The GDPR Is Coming—Are You Ready? 

The GDPR Is Coming—Are You Ready? 

The European Union’s General Data Protection Regulation (GDPR) goes into effect on May 25, 2018. This regulation unifies the various European data privacy laws, providing unprecedented penalties—20 million Euros or 4 percent of annual corporate turnover, whichever is greater—for egregious violations. Under the GDPR, organizations are required to protect the personal data of European residents and provide residents with free access to, and control over, their information.

Even if you don’t have offices or physical facilities in Europe, there’s a good chance that your business will be affected. As a result, dozens of articles have been written about what the GDPR is, what effect it will have on U.S.-based companies, and what it means for eDiscovery.

But what if you’re still not ready? You’re not alone: Gartner estimates that more than half of companies that will be affected by the GDPR will not achieve compliance in 2018. Don’t put it off any longer! Get started on your GDPR readiness plan today with the following steps.

1. Start a thorough data inventory.

The GDPR requires that businesses protect the personal data of European residents, which requires knowing what data the company possesses and where it can be found. A comprehensive inventory therefore serves as a double whammy: if you find that you have no data for European residents, you can take your foot off the gas as far as GDPR compliance goes. If you find that you do, however, you can start to take steps to protect and provide access to that information.

Don’t be daunted by this preliminary step: as eDiscovery professionals, you are excellently situated to collect, catalog, and characterize data. Inventory your information today and resolve to keep your data maps current and accurate.

2. Hire or assign a data protection officer (DPO) or equivalent.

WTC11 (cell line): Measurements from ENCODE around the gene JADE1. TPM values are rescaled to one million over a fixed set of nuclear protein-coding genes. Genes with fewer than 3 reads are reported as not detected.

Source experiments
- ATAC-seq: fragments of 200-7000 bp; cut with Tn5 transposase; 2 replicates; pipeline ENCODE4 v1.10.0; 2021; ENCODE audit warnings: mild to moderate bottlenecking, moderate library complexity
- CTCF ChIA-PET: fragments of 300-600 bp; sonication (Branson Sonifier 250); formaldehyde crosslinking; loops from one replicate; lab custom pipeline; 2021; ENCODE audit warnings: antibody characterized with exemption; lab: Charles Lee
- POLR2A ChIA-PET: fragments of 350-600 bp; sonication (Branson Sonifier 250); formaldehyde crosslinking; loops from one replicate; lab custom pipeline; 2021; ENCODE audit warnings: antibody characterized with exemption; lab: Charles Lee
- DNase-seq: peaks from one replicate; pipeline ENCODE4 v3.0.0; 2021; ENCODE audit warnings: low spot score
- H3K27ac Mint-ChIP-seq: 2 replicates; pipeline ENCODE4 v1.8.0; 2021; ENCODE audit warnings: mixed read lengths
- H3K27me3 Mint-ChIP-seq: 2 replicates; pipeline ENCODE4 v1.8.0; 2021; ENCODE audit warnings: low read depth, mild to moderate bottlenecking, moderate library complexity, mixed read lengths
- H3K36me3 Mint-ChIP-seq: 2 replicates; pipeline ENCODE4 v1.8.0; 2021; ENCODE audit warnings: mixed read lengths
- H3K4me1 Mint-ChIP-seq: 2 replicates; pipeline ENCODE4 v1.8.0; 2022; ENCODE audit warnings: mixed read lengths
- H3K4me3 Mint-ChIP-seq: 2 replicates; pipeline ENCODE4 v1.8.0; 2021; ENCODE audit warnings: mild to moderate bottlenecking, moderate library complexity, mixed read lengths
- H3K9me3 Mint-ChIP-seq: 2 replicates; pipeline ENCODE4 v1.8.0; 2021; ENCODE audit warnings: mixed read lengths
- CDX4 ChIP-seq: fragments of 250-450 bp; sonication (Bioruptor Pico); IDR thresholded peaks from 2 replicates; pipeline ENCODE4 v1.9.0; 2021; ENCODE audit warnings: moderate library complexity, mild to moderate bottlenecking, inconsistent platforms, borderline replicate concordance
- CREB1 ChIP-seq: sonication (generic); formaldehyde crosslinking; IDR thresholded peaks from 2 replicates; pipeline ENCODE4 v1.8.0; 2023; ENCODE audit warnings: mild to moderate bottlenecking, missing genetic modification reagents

You may not be required to appoint a DPO, but having an employee dedicated to the role is still a good idea. A DPO monitors an organization’s compliance with the GDPR, advises the organization about its duties and obligations, and acts as a liaison with the supervising data protection authority. In addition, consider designating a data ombudsman to coordinate your organization’s response to data requests.

3. Revise your privacy notices and data retention policies.

The GDPR requires that companies have a legitimate reason, often customer consent, to collect and maintain private personal information. Revisit your privacy notices, explaining the types of data you may collect, why you collect information, what you will do with it, and how long you will retain personal data. Provide information about how customers can request access to their data. Finally, ensure that your consent policies are stated in clear and plain language and provide a default of no consent, as consent cannot be inferred under the GDPR.

4. Get your company ISO 27001 certified.

The International Organization for Standardization’s ISO/IEC 27001 standard establishes international requirements for data security. While ISO 27001 certification will not replace a GDPR compliance plan, it provides a structured approach, demonstrates that you take data security seriously, and will get you off to a good start for the GDPR.

Need more help understanding how your eDiscovery should adapt to the impending GDPR? We can make sure you have systems in place to meet your obligations and accelerate your eDiscovery. Please contact us to learn more.

Reader Interactions

Comments

  1. I am very passionate about the topic of GDPR and have done a lot of research. Would love to discuss further.

  2. Let’s break the problem into subproblems. How could we re-phrase the problem of getting all permutations for “cats” in terms of a smaller but similar subproblem?

    Let’s make our subproblem be getting all permutations for all characters except the last one. If we had all permutations for “cat,” how could we use that to generate all permutations for “cats”?

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